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HP's Pavilion and Envy x360 are a cheaper path to convertible laptops

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Intrigued by HP's luscious new Spectre x360 convertible laptop, but looking for something a bit cheaper? Say hello to the new Pavilion x360 and Envy x360. Starting at $410, the Pavilion x360 is HP's most cost-effective convertible laptop -- meaning its screen can be folded all the way around to its rear to be used like a tablet, or folded tent-like for Netflix binges. The Envy x360, starting at $680, is a step up from the Pavilion with a premium metallic finish and bigger 15.6-inch screen. Both computers are also the first to have Bang & Olufsen's touch; HP's new audio tech partner following Beats' betrothal to Apple. At this point, that just means they've been optimized by B&O's tireless audio engineers, and include some software tweaks to make the best of tiny laptop speakers.

Gallery: HP Pavilion x360 & Envy x360 (2015) hands-on | 15 Photos

The Envy x360 is certainly the prettier of the pair -- and it's more powerful too, with support for Core i5 and i7 processors and up to 16GB of RAM. The entry-level $680 model gets you a 500GB hard drive and 720p screen, while going up to $770 will net you a terabyte HDD and 1080p display. And of course, you can (and should) opt for a solid-state drive.

But really, the Pavilion x360 is the more interesting convertible. Its 11-inch $410 model is nearly $100 less than Microsoft's Surface 3 (not including the $130 keyboard), and it's powered by a Pentium N3700 processor and 4GB of RAM. For $500, you can upgrade to a Core M processor and 128GB SSD. There's also a 13-inch model for $530 with a Core i3 processor, though you're only getting a 500GB hard drive, not an SSD. Those are decent prices for an ultraportable laptop, but they're even more intriguing considering the flexibility of the Pavilion x360's screen.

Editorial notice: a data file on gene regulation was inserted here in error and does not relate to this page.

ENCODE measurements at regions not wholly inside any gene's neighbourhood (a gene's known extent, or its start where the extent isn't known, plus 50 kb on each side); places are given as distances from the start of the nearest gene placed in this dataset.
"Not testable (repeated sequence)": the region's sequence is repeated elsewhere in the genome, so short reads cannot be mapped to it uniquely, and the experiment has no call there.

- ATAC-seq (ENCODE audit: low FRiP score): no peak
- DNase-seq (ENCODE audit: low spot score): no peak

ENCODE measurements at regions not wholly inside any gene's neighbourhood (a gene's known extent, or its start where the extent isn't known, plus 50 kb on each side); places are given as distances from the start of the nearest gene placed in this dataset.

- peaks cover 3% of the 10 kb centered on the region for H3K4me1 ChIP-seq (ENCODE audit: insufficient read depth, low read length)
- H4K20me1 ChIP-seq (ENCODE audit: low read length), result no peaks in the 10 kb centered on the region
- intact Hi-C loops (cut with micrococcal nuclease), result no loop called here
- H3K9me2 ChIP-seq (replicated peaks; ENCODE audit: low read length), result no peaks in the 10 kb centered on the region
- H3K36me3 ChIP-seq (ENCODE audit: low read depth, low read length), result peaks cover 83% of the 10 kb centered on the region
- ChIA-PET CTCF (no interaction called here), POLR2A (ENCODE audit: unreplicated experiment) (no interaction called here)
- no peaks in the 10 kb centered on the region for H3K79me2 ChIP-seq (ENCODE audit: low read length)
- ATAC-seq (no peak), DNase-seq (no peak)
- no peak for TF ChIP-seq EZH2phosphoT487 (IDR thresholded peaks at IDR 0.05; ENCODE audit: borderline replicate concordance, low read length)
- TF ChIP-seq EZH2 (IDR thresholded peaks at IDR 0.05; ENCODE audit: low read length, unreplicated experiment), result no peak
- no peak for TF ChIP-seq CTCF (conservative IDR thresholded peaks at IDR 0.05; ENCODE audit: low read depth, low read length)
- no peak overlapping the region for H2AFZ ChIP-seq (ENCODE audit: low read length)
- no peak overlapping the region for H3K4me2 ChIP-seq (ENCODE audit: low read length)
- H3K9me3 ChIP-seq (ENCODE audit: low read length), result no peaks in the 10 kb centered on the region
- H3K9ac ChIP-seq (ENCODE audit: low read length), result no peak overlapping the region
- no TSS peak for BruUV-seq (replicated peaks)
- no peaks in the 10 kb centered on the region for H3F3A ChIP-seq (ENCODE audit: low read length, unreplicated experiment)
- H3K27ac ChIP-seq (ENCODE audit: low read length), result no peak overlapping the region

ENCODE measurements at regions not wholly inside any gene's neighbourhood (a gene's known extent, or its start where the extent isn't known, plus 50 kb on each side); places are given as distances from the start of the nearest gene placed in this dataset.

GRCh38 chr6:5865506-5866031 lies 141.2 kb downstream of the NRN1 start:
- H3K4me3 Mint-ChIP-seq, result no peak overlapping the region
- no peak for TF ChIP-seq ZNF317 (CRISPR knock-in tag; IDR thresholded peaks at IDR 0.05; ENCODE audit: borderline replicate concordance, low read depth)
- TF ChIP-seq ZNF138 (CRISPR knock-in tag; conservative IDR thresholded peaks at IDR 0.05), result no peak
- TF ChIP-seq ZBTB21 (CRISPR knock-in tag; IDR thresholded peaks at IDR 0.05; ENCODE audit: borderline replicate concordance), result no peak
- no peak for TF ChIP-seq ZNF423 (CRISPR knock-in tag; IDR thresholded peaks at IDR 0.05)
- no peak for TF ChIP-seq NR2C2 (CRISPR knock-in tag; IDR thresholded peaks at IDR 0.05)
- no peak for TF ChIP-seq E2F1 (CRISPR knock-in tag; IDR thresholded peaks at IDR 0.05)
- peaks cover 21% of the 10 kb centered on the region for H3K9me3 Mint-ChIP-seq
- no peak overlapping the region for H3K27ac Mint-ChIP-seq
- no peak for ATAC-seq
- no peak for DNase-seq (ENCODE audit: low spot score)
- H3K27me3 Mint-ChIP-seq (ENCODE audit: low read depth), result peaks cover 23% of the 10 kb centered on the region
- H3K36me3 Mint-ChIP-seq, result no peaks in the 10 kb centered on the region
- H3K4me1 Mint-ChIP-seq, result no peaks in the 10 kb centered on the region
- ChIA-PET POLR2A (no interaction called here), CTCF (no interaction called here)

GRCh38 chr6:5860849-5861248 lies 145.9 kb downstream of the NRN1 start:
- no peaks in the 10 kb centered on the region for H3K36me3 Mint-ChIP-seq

Gallery: HP Pavilion (2015) hands-on | 5 Photos

If convertibles aren't really your thing, or you just want something very cheap, HP also announced a refresh of its classic Pavilion lineup starting at $550 for the 14-inch model. You won't be twisting its screens about, but there are some significant new upgrades, including options for 1080p displays and discrete graphics cards. HP's also refined its unibody design this year, so even though the Pavilion's cases are made out of plastic, they should apparently feel sturdier than before.

Both the Pavilion x360 and traditional Pavilion lines will be available on HP's site on May 13, and will eventually roll out to stores on June 21. You'll have to wait a bit longer for the Envy x360, which hits HP's site on June 18 and stores the same day as the Pavilions.

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